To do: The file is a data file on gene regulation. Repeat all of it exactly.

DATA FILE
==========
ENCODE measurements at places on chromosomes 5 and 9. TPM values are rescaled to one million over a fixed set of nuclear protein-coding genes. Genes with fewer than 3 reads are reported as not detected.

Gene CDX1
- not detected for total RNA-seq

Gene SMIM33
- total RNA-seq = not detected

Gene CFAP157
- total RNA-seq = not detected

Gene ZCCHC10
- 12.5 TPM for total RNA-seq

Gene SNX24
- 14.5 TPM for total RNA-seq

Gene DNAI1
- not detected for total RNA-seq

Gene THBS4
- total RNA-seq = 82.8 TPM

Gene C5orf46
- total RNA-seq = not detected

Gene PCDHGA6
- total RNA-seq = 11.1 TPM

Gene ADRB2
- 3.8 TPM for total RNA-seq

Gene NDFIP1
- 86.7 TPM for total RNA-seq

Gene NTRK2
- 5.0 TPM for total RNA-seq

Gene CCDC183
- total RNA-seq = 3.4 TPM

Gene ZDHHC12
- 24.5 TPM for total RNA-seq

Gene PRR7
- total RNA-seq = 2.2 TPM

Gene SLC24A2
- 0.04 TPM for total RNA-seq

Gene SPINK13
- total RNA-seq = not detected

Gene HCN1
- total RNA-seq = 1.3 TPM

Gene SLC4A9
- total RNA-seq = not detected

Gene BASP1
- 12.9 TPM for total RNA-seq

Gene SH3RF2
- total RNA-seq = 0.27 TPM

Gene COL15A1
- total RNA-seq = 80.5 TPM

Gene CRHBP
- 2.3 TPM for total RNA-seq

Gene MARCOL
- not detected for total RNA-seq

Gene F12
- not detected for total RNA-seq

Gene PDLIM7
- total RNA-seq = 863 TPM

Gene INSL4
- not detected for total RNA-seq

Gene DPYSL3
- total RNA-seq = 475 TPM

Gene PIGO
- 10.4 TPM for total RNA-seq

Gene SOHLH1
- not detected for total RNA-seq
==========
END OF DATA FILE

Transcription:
ENCODE measurements at places on chromosomes 5 and 9. TPM values are rescaled to one million over a fixed set of nuclear protein-coding genes. Genes with fewer than 3 reads are reported as not detected.

Gene CDX1
- not detected for total RNA-seq

Gene SMIM33
- total RNA-seq = not detected

Gene CFAP157
- total RNA-seq = not detected

Gene ZCCHC10
- 12.5 TPM for total RNA-seq

Gene SNX24
- 14.5 TPM for total RNA-seq

Gene DNAI1
- not detected for total RNA-seq

Gene THBS4
- total RNA-seq = 82.8 TPM

Gene C5orf46
- total RNA-seq = not detected

Gene PCDHGA6
- total RNA-seq = 11.1 TPM

Gene ADRB2
- 3.8 TPM for total RNA-seq

Gene NDFIP1
- 86.7 TPM for total RNA-seq

Gene NTRK2
- 5.0 TPM for total RNA-seq

Gene CCDC183
- total RNA-seq = 3.4 TPM

Gene ZDHHC12
- 24.5 TPM for total RNA-seq

Gene PRR7
- total RNA-seq = 2.2 TPM

Gene SLC24A2
- 0.04 TPM for total RNA-seq

Gene SPINK13
- total RNA-seq = not detected

Gene HCN1
- total RNA-seq = 1.3 TPM

Gene SLC4A9
- total RNA-seq = not detected

Gene BASP1
- 12.9 TPM for total RNA-seq

Gene SH3RF2
- total RNA-seq = 0.27 TPM

Gene COL15A1
- total RNA-seq = 80.5 TPM

Gene CRHBP
- 2.3 TPM for total RNA-seq

Gene MARCOL
- not detected for total RNA-seq

Gene F12
- not detected for total RNA-seq

Gene PDLIM7
- total RNA-seq = 863 TPM

Gene INSL4
- not detected for total RNA-seq

Gene DPYSL3
- total RNA-seq = 475 TPM

Gene PIGO
- 10.4 TPM for total RNA-seq

Gene SOHLH1
- not detected for total RNA-seq